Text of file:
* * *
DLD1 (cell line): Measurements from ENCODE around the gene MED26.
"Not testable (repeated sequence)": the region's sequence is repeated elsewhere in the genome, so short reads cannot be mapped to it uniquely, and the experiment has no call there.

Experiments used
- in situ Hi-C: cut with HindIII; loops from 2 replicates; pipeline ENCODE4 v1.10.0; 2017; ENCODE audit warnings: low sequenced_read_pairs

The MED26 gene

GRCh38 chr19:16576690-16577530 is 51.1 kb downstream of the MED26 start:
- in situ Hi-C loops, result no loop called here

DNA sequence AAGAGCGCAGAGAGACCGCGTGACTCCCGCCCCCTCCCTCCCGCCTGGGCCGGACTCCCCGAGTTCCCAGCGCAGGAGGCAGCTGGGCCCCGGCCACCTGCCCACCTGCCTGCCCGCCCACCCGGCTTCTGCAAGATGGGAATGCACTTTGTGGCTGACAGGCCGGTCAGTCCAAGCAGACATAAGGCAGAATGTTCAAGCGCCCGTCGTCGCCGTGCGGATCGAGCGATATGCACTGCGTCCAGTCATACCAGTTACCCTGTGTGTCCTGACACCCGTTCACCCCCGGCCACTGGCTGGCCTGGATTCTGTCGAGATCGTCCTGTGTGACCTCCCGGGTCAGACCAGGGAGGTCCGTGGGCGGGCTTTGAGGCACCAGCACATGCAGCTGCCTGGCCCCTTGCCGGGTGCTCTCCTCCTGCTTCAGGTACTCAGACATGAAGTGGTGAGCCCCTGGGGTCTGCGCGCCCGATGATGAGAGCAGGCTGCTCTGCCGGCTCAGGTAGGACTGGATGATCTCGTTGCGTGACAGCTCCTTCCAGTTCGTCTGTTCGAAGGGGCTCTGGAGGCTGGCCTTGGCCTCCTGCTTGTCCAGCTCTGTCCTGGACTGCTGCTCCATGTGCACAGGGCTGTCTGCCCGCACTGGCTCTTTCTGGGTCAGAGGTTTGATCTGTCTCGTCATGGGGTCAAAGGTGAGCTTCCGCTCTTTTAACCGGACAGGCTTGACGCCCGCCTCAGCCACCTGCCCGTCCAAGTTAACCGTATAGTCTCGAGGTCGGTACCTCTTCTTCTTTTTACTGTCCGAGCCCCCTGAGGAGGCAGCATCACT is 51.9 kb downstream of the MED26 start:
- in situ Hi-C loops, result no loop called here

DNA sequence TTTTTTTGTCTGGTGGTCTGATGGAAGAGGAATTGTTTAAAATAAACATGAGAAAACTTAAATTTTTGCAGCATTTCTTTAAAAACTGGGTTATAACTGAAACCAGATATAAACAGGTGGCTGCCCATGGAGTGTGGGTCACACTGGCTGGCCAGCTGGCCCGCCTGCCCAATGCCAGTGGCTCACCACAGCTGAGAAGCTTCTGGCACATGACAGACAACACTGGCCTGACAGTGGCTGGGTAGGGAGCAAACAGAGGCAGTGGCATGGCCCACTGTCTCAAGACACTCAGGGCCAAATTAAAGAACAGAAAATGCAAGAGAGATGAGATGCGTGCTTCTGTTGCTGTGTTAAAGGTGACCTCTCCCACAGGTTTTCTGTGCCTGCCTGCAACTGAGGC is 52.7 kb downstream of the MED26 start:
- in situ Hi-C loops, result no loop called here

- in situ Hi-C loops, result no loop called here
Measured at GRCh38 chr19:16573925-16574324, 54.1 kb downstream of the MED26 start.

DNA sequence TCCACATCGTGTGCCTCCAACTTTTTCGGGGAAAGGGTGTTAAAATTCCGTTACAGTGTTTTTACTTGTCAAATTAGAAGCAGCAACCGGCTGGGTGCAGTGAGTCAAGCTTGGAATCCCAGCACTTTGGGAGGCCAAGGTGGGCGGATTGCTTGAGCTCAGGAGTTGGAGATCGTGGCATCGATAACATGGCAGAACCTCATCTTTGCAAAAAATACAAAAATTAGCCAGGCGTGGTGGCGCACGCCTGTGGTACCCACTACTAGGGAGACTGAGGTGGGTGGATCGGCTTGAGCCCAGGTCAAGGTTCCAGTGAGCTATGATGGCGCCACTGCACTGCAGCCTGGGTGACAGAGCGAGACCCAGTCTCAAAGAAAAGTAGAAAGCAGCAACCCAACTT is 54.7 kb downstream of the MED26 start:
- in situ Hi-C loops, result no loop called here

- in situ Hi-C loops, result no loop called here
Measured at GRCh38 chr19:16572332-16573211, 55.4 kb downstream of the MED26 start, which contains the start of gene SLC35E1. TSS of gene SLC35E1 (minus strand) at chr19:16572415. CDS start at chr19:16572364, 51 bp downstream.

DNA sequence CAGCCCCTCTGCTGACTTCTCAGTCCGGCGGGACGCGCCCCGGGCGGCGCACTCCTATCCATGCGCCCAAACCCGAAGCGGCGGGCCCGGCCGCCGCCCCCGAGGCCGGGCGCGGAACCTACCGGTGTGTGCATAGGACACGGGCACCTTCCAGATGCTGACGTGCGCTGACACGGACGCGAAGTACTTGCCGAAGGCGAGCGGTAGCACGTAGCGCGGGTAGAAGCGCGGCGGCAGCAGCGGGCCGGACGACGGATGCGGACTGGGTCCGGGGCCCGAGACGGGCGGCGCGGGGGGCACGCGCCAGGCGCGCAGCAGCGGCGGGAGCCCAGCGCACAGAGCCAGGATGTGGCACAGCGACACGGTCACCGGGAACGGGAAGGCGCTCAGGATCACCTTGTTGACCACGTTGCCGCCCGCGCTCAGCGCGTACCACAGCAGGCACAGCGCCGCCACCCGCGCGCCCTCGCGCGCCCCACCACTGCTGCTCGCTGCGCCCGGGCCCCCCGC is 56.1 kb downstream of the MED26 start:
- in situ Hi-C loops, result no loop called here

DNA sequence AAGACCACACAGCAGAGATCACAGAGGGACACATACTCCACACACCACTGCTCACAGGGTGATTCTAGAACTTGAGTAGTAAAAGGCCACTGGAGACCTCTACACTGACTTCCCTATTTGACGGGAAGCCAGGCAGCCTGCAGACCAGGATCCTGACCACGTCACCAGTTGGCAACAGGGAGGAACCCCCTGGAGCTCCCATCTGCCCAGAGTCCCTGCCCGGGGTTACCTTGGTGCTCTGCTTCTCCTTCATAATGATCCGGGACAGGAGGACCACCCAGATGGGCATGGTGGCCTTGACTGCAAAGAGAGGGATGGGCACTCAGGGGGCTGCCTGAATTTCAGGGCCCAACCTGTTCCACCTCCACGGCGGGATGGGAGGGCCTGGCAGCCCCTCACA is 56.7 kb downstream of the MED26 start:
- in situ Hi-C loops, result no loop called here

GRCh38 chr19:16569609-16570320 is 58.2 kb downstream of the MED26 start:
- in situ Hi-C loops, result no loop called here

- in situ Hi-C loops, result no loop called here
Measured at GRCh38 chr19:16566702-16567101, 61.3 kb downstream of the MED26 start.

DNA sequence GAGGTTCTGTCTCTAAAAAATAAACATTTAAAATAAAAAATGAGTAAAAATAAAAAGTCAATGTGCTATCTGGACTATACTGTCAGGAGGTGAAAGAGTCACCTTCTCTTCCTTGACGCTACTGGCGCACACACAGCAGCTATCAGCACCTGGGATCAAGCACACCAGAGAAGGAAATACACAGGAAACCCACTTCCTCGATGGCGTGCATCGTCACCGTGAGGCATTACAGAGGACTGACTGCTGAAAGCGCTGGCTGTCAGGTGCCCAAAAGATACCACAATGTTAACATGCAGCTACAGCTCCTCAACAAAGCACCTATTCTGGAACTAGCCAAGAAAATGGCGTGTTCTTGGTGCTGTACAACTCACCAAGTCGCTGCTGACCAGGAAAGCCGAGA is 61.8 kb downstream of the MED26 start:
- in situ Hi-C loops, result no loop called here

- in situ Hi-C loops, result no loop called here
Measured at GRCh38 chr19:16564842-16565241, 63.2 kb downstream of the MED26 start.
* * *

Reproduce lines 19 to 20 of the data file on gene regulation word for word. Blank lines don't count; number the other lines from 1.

- in situ Hi-C loops, result no loop called here

DNA sequence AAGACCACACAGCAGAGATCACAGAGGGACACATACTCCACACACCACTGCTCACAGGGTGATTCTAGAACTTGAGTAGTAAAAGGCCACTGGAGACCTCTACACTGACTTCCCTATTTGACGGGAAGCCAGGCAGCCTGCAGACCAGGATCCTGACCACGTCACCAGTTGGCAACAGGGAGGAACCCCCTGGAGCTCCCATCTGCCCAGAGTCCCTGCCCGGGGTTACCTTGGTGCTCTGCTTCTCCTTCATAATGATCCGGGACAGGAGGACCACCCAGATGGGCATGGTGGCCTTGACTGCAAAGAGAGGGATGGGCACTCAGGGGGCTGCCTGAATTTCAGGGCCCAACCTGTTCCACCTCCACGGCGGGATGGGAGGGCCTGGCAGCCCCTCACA is 56.7 kb downstream of the MED26 start: